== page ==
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03.01.2018_No2 / News in Brief

UK Low-Carbon, Including Nuclear, Outstrips Fossil Fuels For First Time

The Hartlepool nuclear power station in England. Photo courtesy EDF Energy.

3 Jan (NucNet): Low-carbon technologies including nuclear generated more than half of the UK’s electricity in 2017, outstripping the combined power from coal and gas for the first time, analysis shows.

02.01.2018_No1 / News in Brief

Latest Taishan Delay Could Lead To More Cost Overruns, Says Moody’s

2 Jan (NucNet): The latest commissioning delay at CGN Power’s Taishan nuclear station in southern China – the third in two years – will lead to a deferral of around $770m (€638m) in annual revenues and potentially more cost overruns, according to ratings agency Moody’s.

02.01.2018_No1 / News in Brief

Teodor Chirica Announced As New President of Foratom

2 Jan (NucNet): Teodor Chirica has been appointed president of Brussels-based nuclear industry group Foratom for two years from 1 January 2018, Foratom said in a statement today.

29.12.2017_No52 / World Nuclear Review

Japan’s Regulator Says Kashiwazaki Kariwa-6 And -7 Meet New Safety Standards

The Kashiwazaki Kariwa nuclear station in Japan. Photo courtesy Tepco.

29 Dec (NucNet): Units 6 and 7 of the Kashiwazaki Kariwa nuclear power station in Niigata Prefecture, northwestern Japan, meet new regulatory standards imposed after the March 2011 Fukushima-Daiichi accident, the Nuclear Regulation Authority said.

22.12.2017_No255 / News in Brief

Georgia Commission Gives Conditional Go-Ahead For Completion Of Vogtle-3 And -4

Construction at the Vogtle-3 And -4 site in Georgia. Photo courtesy Georgia Power.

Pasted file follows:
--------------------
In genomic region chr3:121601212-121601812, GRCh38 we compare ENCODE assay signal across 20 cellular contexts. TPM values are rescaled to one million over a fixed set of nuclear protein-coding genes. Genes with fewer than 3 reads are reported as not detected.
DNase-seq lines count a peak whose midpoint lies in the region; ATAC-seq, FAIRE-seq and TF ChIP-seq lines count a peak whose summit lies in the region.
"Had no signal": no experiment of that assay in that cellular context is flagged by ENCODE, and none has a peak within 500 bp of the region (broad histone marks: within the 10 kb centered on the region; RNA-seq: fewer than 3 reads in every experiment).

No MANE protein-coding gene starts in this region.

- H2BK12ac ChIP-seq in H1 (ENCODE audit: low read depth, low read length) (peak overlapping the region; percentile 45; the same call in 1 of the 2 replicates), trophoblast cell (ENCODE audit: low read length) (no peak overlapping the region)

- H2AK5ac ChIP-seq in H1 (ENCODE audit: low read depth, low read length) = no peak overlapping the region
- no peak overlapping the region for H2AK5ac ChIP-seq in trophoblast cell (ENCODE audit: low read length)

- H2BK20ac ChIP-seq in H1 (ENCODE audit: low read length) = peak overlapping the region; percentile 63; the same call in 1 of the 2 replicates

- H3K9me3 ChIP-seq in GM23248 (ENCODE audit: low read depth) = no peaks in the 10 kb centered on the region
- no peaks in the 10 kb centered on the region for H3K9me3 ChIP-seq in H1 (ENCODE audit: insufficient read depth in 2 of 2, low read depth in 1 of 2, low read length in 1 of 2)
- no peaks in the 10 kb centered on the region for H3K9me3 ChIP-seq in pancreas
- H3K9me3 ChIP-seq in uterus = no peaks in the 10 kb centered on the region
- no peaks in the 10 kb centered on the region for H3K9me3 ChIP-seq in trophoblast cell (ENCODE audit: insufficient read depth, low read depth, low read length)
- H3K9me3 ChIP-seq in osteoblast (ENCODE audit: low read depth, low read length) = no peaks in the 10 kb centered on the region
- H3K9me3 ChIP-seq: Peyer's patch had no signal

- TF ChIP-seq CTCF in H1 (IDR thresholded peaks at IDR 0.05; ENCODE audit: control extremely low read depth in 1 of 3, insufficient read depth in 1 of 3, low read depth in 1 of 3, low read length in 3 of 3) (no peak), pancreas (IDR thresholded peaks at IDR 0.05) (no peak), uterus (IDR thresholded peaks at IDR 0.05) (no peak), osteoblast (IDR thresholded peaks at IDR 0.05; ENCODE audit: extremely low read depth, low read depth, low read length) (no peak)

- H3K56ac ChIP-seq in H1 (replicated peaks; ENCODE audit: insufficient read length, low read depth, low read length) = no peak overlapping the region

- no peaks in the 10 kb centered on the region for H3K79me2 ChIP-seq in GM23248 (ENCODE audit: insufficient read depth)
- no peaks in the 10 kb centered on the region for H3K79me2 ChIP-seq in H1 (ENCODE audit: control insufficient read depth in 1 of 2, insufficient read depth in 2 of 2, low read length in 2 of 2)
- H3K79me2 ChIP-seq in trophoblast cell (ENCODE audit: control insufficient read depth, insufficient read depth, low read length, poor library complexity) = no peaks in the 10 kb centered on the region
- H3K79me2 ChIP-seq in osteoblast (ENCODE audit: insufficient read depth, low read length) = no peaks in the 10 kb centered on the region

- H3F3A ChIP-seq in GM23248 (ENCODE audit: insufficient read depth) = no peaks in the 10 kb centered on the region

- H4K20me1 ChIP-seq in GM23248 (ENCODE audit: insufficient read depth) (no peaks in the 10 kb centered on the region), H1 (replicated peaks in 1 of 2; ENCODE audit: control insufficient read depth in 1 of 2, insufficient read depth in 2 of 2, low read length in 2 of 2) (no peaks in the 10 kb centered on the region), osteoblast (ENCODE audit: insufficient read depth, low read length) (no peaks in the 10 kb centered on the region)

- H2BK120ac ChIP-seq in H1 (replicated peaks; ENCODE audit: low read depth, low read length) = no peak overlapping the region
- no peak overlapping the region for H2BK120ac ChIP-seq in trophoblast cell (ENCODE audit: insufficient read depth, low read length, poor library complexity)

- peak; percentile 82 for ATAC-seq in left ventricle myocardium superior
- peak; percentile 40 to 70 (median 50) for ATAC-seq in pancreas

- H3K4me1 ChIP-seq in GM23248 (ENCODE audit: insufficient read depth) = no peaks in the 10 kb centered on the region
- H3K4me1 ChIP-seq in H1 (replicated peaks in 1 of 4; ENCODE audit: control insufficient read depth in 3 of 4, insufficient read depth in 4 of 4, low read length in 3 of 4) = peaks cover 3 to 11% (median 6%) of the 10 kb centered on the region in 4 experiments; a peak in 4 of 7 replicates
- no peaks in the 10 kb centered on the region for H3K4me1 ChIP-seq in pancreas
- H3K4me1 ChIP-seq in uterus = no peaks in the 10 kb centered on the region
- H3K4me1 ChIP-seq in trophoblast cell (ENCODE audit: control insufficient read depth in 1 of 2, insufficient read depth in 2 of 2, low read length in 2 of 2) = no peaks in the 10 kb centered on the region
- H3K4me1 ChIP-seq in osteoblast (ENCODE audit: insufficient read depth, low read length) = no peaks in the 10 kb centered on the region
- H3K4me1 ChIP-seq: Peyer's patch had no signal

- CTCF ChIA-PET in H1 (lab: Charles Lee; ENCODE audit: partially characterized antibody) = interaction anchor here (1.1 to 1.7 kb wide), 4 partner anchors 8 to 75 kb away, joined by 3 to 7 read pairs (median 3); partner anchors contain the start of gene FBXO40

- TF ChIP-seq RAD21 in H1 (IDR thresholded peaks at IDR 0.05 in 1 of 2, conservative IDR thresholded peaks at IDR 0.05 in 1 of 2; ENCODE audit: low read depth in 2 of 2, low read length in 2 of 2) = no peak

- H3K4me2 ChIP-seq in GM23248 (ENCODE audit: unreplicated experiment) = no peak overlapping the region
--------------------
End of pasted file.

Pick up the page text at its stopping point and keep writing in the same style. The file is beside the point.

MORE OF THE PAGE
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04.12.2017 / Announcement

Infographic: Radioactive Waste In Numbers

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07.08.2017 / Announcement

Infographic: Can India Maintain Its Ambitious Push For New Nuclear?

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29.03.2017 / Announcement

Infographic: South Korea’s Kepco In Talks To Join UK’s ‘Race’ For New Nuclear

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16.03.2017 / Announcement

As South Africa Prepares For New Build, The Question Is: How Much Will It Cost?

Critics of nuclear energy argue that South Africa’s plans to build up to 9,600 MW of new nuclear are too expensive for a country where the economy is fragile and political turbulence is worrying investors. Supporters say the levelised cost for nuclear is in the same range as other forms of energy and that South Africa is already losing money through power outages and slowed industrial growth. In this special report for subscribers, NucNet looks at the arguments on both sides, and at the possibility that site work on the multi-billion-dollar project could begin next year. Full story:

16.02.2017 / Announcement

Infographic: China's Nuclear Energy Industry In Numbers

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